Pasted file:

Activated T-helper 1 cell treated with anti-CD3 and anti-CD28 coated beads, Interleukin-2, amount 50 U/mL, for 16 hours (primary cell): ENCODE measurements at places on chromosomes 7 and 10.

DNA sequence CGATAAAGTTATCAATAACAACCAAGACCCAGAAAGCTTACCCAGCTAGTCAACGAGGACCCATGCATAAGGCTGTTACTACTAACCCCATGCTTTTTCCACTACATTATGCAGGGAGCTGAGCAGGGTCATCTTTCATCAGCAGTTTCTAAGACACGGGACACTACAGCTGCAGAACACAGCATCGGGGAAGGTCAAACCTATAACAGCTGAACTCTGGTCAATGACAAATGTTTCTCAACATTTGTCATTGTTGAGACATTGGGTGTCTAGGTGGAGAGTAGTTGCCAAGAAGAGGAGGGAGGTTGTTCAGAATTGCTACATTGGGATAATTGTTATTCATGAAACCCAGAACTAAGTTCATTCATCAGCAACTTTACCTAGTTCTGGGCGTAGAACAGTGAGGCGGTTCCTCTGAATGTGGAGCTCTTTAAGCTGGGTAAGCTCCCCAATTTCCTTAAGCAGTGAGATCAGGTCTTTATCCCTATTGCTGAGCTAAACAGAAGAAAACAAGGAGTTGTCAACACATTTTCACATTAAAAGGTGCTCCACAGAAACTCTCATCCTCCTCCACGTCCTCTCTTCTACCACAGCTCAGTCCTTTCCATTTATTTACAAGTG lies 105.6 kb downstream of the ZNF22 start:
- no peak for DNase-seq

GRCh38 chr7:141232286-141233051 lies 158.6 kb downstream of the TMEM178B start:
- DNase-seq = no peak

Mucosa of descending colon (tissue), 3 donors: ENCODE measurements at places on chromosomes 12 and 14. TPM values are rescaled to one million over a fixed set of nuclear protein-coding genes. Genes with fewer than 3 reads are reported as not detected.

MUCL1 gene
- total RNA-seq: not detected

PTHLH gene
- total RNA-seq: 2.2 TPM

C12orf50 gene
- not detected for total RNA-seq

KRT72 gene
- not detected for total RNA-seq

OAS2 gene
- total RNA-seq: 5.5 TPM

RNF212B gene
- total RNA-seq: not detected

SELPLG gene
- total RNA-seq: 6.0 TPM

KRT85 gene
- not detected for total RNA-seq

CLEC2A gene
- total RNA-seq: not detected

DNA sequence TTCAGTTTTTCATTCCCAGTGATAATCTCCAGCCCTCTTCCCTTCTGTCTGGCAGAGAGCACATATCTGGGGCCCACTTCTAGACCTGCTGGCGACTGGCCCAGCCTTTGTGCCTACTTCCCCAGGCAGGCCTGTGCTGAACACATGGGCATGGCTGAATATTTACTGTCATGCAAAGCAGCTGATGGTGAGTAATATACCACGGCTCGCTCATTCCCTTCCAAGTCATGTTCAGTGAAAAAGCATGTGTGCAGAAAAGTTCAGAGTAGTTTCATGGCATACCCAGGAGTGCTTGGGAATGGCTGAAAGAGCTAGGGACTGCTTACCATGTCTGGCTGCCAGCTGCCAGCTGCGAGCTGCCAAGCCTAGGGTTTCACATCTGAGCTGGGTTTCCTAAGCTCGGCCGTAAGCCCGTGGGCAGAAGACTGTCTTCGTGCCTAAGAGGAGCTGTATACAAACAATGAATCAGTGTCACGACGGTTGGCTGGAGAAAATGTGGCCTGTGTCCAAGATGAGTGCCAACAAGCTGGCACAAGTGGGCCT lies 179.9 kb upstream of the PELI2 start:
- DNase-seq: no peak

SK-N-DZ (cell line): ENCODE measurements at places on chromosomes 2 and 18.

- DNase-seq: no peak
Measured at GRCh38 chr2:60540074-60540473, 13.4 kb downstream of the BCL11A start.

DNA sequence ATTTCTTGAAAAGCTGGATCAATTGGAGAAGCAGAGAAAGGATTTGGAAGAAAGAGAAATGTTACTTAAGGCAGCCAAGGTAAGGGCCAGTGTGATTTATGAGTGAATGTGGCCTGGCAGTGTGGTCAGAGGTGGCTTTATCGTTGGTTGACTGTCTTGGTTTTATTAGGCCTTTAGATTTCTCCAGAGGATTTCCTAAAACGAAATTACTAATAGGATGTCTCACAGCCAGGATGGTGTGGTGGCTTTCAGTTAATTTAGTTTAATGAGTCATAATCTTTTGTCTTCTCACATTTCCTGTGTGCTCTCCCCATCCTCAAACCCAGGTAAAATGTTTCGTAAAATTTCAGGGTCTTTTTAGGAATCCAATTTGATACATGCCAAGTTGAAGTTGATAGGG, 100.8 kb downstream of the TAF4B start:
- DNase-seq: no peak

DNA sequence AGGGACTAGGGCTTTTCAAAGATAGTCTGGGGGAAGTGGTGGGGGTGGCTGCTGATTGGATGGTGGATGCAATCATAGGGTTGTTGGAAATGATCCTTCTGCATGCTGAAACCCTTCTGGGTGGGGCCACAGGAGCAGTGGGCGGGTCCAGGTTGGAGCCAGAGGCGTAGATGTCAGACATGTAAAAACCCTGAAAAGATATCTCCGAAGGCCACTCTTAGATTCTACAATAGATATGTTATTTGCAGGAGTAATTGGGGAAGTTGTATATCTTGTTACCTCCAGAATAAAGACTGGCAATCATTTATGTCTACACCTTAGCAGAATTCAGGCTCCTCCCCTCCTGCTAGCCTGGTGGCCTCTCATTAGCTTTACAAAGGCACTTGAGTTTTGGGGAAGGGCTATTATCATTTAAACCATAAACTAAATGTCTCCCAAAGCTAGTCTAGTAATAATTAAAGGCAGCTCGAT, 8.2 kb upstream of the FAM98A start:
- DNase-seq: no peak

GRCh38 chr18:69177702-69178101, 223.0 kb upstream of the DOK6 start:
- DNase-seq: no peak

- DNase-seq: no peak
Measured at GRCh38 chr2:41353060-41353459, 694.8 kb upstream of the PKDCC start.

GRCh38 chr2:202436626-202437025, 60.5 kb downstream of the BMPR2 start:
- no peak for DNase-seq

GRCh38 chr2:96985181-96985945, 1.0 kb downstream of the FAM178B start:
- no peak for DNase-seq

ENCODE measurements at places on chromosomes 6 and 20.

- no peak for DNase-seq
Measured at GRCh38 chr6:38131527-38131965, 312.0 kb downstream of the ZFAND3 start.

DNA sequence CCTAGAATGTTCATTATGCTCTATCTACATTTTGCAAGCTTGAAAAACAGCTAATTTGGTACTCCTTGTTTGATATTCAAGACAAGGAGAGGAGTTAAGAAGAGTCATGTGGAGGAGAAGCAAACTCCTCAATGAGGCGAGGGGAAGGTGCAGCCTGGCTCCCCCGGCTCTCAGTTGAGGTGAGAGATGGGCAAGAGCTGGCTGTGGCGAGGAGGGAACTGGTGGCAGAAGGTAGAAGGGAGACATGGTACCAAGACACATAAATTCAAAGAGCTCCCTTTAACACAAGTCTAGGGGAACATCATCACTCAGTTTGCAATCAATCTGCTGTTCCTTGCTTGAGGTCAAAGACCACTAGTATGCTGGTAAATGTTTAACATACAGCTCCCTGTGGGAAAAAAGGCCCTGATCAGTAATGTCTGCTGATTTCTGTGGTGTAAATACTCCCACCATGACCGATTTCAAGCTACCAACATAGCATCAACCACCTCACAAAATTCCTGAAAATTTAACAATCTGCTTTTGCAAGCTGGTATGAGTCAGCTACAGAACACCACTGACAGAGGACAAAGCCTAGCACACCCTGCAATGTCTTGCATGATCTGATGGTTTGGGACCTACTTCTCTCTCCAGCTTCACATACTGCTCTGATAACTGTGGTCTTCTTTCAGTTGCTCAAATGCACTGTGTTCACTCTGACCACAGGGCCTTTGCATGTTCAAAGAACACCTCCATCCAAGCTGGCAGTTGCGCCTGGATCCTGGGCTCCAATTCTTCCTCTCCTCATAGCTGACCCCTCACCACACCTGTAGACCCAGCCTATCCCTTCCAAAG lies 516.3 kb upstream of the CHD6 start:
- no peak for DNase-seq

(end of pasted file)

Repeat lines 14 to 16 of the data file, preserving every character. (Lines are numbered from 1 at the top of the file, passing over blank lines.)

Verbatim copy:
- not detected for total RNA-seq

OAS2 gene
- total RNA-seq: 5.5 TPM